This question is related to Seeing something from only one angle means you have only seen (what?)% of its surface area at most?
Starting from a solid sphere, how can this object be (continuously) transformed so that a viewer (with a single eye) can see most of the surface?
There is no upper limit as we e.g. can transform the sphere to a cone pointing towards the viewer so that the only invisible part is the circular base of the cone and by increasing the height, the portion of this area goes to zero. (and the object moves away to infinity...)
But I somehow feel a bit unsatisfied as this is mathematical perfectly fine, but the angle between the surface normal and the direction towards the viewer goes to 90deg so even if there is nothing blocking the view, the viewer couldn't recognize anything on the surface.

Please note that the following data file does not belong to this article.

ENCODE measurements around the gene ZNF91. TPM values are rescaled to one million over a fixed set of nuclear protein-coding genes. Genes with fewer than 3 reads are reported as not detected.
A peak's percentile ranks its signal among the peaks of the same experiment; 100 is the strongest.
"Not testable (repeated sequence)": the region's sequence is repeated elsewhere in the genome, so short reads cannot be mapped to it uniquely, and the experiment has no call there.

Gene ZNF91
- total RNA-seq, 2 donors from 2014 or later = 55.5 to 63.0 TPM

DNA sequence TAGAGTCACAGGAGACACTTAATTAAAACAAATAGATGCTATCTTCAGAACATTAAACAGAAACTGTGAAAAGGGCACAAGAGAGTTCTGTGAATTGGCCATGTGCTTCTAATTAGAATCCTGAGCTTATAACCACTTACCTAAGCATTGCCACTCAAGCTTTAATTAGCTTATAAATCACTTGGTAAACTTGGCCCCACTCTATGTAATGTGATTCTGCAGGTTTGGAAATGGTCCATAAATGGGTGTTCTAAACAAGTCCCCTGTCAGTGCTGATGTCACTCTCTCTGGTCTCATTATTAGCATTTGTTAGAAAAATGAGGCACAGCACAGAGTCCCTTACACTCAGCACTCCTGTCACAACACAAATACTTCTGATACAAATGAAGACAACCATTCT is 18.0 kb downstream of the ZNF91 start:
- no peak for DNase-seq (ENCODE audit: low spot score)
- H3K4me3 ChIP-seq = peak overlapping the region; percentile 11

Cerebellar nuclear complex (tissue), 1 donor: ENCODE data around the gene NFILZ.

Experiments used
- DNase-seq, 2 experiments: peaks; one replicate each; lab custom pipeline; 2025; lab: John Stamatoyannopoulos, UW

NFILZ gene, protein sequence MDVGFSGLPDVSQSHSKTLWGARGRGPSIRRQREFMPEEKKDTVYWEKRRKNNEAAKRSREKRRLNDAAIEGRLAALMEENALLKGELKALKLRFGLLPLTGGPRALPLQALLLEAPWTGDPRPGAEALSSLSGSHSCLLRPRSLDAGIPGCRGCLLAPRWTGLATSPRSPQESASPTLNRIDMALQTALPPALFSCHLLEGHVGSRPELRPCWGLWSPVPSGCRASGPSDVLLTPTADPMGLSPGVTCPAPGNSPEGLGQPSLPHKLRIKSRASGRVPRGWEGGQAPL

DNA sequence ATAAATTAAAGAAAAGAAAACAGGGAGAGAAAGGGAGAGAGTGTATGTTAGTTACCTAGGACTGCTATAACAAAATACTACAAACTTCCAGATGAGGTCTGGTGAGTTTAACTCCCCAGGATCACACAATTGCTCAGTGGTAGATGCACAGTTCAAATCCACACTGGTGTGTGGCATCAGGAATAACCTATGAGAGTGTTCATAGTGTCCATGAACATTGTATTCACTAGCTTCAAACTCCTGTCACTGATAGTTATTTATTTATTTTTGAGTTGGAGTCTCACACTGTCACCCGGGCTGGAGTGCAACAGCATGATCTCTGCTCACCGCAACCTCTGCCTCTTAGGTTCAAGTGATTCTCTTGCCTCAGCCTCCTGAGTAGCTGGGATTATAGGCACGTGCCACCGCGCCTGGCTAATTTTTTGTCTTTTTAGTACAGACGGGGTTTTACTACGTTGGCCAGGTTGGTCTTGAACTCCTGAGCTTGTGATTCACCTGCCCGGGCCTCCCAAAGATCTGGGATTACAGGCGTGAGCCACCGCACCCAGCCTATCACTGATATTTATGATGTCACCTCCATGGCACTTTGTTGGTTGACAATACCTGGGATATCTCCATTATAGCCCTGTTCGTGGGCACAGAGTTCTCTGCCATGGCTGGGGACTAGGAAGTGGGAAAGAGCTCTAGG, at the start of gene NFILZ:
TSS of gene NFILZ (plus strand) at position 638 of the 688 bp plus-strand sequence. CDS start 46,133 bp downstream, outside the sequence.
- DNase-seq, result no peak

So how does this answer change if we say that the viewing angle is limited?
An (almost) real use case would be a solar collector with a reflective surface so that light that comes in too flat will be rejected and we want to collect as much energy as possible.
Some Clarification: We have a sphere so without restricting the viewing angle, we see half of the surface. However, at C, the viewing angle beta is almost 90deg, so the resolution of our image of this region gets arbitrary small. So I'd like to select an arbitrary alpha (in the drawing ~60deg) after which a point is no longer considered visible. In this drawing the surface between B and B' (which should be symmetrical) so for the sphere (and this distance to the viewer), around 20% of the surface should be considered visible (or recognizable).